(Maybe not just tilting at windmills. – promoted by lowkell)
Anti-pipeline grassroots groups Free Nelson and Friends of Nelson, and the Sierra Club held a rally Friday at the Bell Tower protesting the proposed Atlantic Coast Pipeline. They were also there to seek support for a bill Senators Emmett Hanger (R-Mt. Solon) and Creigh Deeds (D-Milboro) are cosponsoring which would repeal what has been dubbed the Wagner Bill. The Wagner bill purportedly gives natural gas companies the right to trespass on private property without landowner permission to survey and do other testing needed as they choose the best possible route for a pipeline.
About 60 landowners and residents of Nelson County made the trek to Richmond to share their frustration with the bullying and abusive tactics used by Dominion in its attempts to pressure landowners into allowing it to survey. Approximately 70% of landowners in Nelson have steadfastly refused to allow surveyors onto their properties. Dominion retaliated with letters threatening lawsuits, and in December began filing those suits, making its actions public on Christmas Eve. Since December, they continue to file suits in dribs and drabs, with the latest 6 suits being filed January 21, one of which is against John Ed and Ruth Purvis, seventh generation farmers. (See earlier post.)
The protesters recognized Hanger and Deeds for their efforts to protect their property rights, as well as Richard “Dickie” Bell for legislation he introduced requiring public service corporations to meet the Freedom of Information statute should they use eminent domain while completing a project. Sharon Ponton, a Free Nelson organizer, spoke about her frustration with elected officials within the Democratic Party, making specific reference to Governor Terry McAuliffe’s first energy policy action as being to “stand at a podium beside Dominion and call a 42″ fracked gas pipeline a game changer” after running as a green renewable energy candidate. She continued by asking if the Governor thought an African American community known as Union Hill whose ancestors had received their land from their previous slaveholders after emancipation would think it was a game changer when the pipeline destroyed their community”. The crowd bellowed, “No'” in response. She gave other examples of private property being desecrated and each time the crowd answered empathetically no.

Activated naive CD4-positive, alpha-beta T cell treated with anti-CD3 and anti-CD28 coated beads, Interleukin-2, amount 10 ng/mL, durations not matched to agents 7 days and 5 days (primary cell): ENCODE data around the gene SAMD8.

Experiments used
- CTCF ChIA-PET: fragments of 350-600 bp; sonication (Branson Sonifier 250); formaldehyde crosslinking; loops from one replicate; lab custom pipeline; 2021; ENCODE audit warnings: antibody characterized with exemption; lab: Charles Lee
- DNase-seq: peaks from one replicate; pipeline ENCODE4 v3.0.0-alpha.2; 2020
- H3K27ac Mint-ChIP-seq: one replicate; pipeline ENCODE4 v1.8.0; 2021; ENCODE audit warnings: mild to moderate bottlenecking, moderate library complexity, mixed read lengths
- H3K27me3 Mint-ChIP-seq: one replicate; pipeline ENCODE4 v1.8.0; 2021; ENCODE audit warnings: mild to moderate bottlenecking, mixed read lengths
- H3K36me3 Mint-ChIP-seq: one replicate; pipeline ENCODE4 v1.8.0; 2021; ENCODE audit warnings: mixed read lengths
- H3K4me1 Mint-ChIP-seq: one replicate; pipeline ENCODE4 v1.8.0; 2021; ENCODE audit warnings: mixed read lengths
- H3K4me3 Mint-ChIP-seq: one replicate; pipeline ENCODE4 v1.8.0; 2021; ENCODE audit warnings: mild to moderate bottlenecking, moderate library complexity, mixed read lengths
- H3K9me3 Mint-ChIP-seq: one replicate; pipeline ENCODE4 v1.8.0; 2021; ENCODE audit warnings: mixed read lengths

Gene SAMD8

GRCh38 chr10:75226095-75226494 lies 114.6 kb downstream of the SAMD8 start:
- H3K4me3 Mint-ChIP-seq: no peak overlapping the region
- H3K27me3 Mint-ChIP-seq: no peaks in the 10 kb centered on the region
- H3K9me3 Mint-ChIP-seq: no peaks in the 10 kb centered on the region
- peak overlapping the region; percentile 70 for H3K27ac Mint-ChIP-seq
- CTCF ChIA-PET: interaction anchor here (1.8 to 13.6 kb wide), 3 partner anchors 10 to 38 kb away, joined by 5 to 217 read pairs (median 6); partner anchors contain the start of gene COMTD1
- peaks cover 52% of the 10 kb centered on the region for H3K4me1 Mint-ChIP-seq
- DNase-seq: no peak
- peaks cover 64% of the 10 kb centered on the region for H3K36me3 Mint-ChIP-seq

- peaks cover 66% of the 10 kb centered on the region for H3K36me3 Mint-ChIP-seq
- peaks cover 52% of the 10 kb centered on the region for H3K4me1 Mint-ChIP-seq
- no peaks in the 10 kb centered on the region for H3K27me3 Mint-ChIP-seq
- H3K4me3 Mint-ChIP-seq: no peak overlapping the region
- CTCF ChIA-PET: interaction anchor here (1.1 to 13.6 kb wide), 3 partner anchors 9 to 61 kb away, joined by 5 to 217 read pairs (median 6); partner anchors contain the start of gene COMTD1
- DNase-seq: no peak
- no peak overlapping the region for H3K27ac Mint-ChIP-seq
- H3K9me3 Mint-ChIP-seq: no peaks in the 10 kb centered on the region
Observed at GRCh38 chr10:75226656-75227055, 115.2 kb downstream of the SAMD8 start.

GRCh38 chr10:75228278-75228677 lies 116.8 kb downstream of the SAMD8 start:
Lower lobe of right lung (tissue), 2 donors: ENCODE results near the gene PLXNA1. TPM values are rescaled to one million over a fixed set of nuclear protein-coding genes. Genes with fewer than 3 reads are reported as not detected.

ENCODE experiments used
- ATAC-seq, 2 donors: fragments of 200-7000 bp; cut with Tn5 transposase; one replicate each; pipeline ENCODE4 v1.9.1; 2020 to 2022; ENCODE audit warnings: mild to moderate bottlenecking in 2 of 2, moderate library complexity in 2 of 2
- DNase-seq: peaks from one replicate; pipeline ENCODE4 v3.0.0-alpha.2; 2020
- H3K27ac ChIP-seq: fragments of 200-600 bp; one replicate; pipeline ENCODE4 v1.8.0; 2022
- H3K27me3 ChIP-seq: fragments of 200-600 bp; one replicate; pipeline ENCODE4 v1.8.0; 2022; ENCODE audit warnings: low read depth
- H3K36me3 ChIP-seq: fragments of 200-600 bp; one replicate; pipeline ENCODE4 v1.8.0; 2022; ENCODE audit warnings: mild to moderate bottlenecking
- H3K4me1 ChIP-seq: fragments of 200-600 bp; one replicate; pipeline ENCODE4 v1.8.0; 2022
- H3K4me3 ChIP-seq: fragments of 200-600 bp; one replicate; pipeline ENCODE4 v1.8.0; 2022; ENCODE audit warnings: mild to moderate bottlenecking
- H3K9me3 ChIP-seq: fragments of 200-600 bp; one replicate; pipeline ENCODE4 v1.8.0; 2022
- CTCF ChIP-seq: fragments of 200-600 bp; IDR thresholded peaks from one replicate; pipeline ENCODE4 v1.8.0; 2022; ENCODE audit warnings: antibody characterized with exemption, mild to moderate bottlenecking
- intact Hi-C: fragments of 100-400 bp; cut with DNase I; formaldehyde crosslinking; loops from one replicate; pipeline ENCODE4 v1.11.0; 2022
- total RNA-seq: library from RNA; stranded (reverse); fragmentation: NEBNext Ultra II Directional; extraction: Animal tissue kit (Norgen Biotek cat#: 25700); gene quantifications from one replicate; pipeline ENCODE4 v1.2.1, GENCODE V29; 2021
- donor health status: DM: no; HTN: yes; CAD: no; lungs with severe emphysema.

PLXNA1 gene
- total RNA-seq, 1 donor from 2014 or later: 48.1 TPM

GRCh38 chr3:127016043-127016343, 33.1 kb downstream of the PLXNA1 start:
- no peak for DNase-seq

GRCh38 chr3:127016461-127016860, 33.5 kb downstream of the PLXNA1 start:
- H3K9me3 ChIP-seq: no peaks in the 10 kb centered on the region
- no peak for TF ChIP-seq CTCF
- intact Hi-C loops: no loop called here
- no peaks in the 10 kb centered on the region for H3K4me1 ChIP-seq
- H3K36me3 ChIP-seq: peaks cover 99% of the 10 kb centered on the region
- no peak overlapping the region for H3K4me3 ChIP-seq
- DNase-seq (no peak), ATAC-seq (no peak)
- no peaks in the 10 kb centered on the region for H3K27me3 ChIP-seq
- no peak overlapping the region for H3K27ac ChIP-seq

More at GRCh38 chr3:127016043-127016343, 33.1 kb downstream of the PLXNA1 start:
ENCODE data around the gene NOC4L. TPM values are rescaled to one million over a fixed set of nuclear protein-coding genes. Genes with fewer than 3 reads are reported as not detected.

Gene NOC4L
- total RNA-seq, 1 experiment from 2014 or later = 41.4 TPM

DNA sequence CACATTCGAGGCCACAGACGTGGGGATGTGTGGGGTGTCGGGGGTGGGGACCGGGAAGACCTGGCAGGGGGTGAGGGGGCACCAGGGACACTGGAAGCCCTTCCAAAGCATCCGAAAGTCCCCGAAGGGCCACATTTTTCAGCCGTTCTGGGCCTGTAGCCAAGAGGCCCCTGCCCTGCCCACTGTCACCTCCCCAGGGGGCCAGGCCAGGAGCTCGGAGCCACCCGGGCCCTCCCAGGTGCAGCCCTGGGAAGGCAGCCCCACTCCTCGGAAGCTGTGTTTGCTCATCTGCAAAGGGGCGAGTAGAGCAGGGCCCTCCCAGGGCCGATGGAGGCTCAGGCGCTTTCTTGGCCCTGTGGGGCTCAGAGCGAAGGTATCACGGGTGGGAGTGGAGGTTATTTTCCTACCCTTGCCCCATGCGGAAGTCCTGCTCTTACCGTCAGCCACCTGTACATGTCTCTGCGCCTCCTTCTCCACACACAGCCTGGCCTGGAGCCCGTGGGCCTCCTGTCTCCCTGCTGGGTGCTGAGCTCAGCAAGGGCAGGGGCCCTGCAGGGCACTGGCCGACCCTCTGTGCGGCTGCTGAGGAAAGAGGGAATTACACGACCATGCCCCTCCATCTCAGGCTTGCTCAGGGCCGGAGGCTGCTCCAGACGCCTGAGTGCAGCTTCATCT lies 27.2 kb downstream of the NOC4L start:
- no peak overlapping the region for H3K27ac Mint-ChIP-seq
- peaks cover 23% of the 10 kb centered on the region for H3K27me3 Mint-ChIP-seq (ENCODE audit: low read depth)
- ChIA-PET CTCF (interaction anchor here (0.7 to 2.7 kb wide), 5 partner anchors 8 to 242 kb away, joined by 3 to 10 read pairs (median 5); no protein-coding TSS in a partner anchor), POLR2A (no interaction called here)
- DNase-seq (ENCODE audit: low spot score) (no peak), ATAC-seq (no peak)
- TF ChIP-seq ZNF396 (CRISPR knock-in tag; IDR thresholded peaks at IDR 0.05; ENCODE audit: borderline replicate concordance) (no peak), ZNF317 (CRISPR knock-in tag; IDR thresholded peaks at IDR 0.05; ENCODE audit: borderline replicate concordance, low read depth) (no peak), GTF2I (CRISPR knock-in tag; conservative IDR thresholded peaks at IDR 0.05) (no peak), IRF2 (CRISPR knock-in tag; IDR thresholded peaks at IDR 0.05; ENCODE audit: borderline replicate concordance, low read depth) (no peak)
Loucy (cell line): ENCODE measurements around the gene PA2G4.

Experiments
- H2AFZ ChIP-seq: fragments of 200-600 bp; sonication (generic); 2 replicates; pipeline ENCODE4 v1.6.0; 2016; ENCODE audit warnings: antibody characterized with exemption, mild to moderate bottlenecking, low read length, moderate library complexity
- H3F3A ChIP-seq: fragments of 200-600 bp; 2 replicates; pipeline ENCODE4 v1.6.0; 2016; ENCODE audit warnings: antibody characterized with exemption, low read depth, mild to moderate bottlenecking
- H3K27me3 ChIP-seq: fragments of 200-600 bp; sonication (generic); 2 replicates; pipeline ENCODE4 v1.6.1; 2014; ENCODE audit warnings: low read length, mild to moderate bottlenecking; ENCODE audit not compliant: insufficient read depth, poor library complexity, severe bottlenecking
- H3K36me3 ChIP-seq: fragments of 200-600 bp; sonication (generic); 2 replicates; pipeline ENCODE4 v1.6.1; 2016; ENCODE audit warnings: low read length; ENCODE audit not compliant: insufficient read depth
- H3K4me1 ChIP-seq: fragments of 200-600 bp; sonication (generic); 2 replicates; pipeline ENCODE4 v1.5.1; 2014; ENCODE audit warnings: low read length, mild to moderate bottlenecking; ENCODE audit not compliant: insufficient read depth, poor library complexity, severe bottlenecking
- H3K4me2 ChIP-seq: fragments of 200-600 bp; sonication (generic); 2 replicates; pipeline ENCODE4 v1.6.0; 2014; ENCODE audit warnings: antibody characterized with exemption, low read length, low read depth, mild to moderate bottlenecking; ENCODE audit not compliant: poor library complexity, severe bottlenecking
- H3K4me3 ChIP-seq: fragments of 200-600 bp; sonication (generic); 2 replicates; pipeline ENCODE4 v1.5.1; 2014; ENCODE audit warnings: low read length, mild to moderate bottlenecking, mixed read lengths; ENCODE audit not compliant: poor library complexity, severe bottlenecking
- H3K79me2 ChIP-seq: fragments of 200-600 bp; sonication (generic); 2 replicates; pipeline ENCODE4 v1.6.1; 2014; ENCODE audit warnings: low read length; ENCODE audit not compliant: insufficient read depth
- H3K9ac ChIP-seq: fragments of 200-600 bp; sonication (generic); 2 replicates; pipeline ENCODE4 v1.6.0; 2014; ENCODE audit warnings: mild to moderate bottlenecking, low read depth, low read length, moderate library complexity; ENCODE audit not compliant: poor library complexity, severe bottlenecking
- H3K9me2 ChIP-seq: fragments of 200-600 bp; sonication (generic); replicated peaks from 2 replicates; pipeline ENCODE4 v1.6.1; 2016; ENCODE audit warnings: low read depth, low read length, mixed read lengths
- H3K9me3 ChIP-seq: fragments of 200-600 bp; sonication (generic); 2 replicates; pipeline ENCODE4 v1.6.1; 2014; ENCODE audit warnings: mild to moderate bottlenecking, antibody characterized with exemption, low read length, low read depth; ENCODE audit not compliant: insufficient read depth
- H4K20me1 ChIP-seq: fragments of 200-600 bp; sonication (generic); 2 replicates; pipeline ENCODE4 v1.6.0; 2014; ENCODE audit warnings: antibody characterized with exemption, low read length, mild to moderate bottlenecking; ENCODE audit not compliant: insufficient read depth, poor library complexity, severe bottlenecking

Joanna Salidis, president of Friends of Nelson and a landowner in the path of the proposed ACP, spoke eloquently when she referred to the realization the proposed ACP would “cut down our forests, drain our wetlands, and blast through our rivers.” Kirk Bowers with the Sierra Club vowed to never give up saying were are in the midst of an “urgent environmental crisis” where we will continue to experience sea level rise by as much as five feet by the year 2100 unless we address the issue of climate change.
The grassroots groups plan to continue to seek support for the Hanger/Deeds legislation to repeal the survey law. Landowners have also filed lawsuits in Federal Court claiming the law is unconstitutional. Additionally Friends of Nelson has hired an attorney to represent some of the first landowners sued by the ACP through a Landowner Legal Defense Fund they have set up. Stay tuned! There are many chapters to be written in this ongoing saga.